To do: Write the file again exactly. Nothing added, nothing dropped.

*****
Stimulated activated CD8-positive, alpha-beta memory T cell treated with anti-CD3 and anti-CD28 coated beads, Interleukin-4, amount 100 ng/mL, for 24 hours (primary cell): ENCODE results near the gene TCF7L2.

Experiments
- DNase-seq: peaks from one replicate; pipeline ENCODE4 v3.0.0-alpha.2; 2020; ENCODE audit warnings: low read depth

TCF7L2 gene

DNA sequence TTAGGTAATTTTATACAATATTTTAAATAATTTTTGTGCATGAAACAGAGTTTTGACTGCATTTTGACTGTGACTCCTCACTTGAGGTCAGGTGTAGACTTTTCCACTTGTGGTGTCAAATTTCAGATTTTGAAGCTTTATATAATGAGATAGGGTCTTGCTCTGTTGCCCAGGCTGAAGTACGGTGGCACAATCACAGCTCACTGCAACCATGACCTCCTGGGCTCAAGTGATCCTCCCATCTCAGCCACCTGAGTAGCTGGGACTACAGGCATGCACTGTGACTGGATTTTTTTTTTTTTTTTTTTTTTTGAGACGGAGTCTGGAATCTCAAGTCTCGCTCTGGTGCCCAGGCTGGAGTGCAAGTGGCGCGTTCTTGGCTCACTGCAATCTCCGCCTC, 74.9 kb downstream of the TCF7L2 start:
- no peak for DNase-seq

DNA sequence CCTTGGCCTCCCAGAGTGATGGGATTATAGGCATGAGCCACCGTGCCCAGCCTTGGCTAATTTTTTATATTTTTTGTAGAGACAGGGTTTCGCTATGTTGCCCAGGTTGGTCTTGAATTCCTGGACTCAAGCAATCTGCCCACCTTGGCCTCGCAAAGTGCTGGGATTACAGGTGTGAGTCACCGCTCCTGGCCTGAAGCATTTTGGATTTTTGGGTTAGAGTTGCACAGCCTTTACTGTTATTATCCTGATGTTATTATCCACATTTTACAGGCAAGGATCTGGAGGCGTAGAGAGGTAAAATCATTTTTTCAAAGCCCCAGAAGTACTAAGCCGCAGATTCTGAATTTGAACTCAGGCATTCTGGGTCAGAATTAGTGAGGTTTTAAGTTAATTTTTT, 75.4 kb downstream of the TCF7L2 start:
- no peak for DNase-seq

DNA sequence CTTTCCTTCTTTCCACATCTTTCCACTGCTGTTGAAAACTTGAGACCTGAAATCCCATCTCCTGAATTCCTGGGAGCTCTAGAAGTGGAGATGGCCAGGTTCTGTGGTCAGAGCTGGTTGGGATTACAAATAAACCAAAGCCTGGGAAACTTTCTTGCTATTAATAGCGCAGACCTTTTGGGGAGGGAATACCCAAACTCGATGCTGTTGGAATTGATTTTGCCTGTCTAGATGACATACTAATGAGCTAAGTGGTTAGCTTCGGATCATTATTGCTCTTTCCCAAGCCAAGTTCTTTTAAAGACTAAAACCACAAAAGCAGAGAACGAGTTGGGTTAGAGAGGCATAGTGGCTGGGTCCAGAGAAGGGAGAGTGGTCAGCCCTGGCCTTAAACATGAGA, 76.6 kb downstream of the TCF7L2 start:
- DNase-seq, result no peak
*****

Stimulated activated CD8-positive, alpha-beta memory T cell treated with anti-CD3 and anti-CD28 coated beads, Interleukin-4, amount 100 ng/mL, for 24 hours (primary cell): ENCODE results near the gene TCF7L2.

Experiments
- DNase-seq: peaks from one replicate; pipeline ENCODE4 v3.0.0-alpha.2; 2020; ENCODE audit warnings: low read depth

TCF7L2 gene

DNA sequence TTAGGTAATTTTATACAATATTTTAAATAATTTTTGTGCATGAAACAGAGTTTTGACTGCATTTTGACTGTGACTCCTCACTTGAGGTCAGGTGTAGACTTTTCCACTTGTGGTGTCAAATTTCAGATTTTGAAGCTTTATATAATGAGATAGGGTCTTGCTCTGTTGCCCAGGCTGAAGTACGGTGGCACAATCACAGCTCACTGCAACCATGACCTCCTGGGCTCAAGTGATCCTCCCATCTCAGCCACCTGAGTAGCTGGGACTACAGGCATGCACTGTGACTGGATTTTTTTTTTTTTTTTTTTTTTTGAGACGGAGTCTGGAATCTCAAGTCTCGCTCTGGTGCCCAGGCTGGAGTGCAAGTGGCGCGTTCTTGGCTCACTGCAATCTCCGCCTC, 74.9 kb downstream of the TCF7L2 start:
- no peak for DNase-seq

DNA sequence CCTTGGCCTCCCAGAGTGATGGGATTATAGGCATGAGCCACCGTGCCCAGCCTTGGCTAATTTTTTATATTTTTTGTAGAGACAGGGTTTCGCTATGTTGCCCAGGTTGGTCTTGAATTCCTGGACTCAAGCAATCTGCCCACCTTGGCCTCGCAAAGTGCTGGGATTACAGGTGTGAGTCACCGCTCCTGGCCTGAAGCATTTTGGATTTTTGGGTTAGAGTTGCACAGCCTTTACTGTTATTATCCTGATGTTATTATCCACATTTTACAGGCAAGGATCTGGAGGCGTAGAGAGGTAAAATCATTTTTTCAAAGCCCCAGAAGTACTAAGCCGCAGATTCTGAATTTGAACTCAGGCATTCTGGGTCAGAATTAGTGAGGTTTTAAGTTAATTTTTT, 75.4 kb downstream of the TCF7L2 start:
- no peak for DNase-seq

DNA sequence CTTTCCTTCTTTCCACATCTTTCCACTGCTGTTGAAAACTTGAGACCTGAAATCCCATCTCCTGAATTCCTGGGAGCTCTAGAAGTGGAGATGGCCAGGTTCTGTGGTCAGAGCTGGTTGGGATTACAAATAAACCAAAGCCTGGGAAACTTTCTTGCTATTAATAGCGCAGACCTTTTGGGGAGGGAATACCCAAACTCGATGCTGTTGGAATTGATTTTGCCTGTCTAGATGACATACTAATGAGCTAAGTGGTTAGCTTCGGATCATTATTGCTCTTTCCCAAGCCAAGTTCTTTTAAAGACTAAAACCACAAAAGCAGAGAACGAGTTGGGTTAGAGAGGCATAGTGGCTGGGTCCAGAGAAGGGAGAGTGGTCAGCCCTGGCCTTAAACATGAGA, 76.6 kb downstream of the TCF7L2 start:
- DNase-seq, result no peak